Bank of Ireland owes almost €500,000 in compensation and refunds to a customer wrongly charged over the tracker mortgage scandal.
New figures drill down into the redress and compensation owed to customers and some 9,400 accounts ripped-off by the lender.
The bank has identified a buy-to-let case where the owner must be paid €481,000. This relates to being wrongly charged from 2011 to 2017. The customer will get €416,000 in returned interest while remaining amounts include compensation.
The tracker mortgage scandal has resulted in some people losing their homes after they were taken off tracker mortgages or denied low rates. As mortgage payments went up, many households also experienced stress, mental trauma, and family problems.
Bank of Ireland has identified 9,400 customers affected. Some 6,000 of these were only recently added to its list after political pressure and challenges from the Central Bank late last year. These were eventually added in November.
Of the 9,400 customers, 3,400 were on an incorrect tracker rate, while 6,000 were denied a tracker rate.
Further details supplied by the bank to the Oireachtas Finance Committee, which has been investigating the overcharging, show the huge sums now faced by the lender in redress.
In another owner-occupied case, the bank owes the borrower €393,000, most of which relates to refunding interest payments.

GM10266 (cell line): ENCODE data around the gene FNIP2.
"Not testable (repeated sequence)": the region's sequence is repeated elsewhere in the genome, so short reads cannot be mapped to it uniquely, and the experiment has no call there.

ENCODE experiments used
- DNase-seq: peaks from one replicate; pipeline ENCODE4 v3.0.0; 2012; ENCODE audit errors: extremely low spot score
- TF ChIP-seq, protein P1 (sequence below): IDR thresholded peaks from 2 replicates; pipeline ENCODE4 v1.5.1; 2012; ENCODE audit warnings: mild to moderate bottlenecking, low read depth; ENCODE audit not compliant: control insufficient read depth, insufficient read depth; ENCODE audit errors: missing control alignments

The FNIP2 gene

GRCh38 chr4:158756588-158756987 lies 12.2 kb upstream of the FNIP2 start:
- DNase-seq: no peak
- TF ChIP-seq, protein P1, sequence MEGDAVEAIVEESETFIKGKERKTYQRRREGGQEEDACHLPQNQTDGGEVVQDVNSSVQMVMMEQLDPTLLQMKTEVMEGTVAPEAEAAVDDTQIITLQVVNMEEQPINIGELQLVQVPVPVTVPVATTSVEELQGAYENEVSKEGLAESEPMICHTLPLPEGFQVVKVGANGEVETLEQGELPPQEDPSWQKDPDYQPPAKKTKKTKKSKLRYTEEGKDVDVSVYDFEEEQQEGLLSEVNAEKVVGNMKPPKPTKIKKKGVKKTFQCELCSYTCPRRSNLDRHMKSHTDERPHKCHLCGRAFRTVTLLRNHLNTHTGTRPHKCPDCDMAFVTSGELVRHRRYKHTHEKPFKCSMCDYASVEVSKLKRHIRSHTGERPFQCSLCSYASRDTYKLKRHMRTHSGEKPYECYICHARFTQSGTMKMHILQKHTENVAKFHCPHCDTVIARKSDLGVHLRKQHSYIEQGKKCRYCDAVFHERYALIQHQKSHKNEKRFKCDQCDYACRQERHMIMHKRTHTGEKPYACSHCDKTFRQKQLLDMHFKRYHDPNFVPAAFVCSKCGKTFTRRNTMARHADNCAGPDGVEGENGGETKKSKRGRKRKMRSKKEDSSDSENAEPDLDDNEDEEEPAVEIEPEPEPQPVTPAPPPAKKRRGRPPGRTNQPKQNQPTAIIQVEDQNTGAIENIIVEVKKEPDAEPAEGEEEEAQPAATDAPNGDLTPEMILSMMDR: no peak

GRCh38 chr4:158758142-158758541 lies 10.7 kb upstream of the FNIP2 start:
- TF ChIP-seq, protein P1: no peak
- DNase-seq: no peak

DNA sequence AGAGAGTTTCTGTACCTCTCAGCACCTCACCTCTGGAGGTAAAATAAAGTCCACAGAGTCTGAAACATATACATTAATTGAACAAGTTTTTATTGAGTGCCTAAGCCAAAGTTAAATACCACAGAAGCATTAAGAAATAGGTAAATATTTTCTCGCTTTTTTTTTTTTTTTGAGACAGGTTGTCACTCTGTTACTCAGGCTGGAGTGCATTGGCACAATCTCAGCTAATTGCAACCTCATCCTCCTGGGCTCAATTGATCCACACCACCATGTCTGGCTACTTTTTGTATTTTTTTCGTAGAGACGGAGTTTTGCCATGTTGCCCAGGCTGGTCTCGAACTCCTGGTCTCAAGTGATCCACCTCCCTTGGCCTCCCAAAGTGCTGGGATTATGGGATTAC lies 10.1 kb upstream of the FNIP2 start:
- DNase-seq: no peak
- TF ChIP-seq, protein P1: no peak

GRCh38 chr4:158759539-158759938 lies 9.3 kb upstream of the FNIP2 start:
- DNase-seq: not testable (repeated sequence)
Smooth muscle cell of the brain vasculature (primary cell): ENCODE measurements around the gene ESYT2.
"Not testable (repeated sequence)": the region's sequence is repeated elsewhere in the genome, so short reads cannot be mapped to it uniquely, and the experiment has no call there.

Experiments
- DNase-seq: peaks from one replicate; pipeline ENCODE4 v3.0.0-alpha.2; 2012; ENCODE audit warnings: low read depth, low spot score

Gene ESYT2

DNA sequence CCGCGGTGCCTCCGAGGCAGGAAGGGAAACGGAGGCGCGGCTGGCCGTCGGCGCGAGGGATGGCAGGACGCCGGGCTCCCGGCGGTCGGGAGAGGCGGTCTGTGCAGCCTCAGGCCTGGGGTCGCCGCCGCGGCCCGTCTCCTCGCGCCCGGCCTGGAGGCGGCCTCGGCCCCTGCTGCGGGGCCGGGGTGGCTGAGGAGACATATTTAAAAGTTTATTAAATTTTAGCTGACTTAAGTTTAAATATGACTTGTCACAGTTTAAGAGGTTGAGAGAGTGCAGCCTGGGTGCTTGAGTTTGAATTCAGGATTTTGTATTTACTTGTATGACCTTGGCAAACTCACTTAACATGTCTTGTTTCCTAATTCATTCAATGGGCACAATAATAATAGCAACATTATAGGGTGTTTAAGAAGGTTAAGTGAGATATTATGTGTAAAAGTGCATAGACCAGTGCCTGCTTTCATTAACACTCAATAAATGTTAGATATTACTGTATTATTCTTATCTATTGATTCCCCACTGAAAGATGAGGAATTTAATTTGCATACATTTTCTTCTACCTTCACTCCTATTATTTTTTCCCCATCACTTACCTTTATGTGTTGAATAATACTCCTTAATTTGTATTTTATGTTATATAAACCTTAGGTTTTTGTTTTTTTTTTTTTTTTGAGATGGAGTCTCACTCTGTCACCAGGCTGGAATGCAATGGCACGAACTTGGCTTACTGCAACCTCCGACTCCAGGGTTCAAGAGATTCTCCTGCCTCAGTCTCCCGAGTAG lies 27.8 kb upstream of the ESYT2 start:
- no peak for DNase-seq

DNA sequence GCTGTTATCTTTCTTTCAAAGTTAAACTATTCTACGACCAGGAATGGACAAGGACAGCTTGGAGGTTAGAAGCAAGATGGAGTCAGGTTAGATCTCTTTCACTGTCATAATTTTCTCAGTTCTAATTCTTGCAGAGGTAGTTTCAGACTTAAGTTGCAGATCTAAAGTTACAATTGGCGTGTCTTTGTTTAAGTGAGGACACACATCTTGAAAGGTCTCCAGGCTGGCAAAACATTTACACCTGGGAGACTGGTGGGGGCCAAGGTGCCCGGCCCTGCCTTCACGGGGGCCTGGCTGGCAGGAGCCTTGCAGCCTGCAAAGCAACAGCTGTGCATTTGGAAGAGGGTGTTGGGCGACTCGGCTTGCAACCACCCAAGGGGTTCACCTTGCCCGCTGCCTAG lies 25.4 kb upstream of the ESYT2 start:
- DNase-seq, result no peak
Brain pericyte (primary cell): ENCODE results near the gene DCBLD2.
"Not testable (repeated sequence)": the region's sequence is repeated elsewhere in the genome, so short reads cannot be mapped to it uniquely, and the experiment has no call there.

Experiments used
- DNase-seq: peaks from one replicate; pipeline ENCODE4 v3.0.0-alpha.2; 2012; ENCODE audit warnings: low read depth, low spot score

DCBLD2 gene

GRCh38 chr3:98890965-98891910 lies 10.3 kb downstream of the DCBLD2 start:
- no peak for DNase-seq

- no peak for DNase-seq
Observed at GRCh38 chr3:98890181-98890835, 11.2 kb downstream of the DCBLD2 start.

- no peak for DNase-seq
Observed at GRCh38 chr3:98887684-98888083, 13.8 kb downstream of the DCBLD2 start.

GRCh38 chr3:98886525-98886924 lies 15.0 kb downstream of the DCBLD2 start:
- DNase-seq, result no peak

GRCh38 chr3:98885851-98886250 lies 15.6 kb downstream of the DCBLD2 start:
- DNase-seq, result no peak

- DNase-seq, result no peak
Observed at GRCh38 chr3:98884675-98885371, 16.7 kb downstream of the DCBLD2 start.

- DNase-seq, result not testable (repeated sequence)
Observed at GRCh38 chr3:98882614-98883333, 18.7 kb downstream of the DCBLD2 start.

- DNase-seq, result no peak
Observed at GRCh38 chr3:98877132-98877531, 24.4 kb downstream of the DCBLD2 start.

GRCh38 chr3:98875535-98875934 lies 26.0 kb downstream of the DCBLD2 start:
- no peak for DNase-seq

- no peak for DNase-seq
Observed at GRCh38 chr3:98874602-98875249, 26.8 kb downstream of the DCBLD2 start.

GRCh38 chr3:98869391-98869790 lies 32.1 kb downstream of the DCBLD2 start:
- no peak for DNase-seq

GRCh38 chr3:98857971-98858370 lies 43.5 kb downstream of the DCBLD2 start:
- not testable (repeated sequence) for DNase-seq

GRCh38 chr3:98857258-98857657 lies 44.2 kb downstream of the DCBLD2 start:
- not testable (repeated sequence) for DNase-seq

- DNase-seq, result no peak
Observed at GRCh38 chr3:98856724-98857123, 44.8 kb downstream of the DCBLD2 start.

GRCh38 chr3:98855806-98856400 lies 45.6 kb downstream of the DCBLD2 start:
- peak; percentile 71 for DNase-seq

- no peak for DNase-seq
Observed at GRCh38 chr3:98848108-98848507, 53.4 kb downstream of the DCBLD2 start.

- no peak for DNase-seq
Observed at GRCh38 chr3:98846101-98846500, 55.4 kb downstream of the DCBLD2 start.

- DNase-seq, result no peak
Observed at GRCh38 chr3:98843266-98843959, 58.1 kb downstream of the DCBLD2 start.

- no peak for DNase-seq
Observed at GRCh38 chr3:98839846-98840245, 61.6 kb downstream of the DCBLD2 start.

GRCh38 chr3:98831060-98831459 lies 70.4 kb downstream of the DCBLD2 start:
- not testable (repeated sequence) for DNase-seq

Overall, four customers were paid an average of €407,000 in refunds and compensation, 10 received an average of €162,000, 49 customers were paid €119,000 while another 79 borrowers were entitled to €84,000, the figures show.
The bank overall identified during its tracker mortgage examination that there were 142 mortgage accounts where compensation and redress payments of over €100,000 were due.
Previous correspondence to the finance committee shows Ulster Bank owed 11 of its customers payments of over €100,000 each while AIB owed 14 of its overcharged customers an average payout of €144,000.
The Central Bank has indicated that 33,700 customers have been affected by the mortgage scandal, which it is estimated could cost the banks some €1bn in refunds and compensation.
Despite the negative publicity and ongoing efforts by TDs and senators on the finance committee, banks are still shirking from their responsibility on paying back wronged customers.
The Central Bank has expressed its exasperation with banks, and has hinted at imposing fines and clawing back the pay of top bank chiefs if they fail to come into line following their handling of the scandal.
Derville Rowland, the director general of financial conduct at the Central Bank, has also called in colleagues from the Dutch central bank to conduct an audit on the “behaviour and culture” of five Irish banks and will weigh bringing in tougher personal controls over individual bank chiefs if their conduct does not improve.
TDs are also critical of plans by Permanent TSB as well as AIB to sell off large numbers of distressed mortgage loans, amid concerns unregulated firms or vulture funds could take them over.
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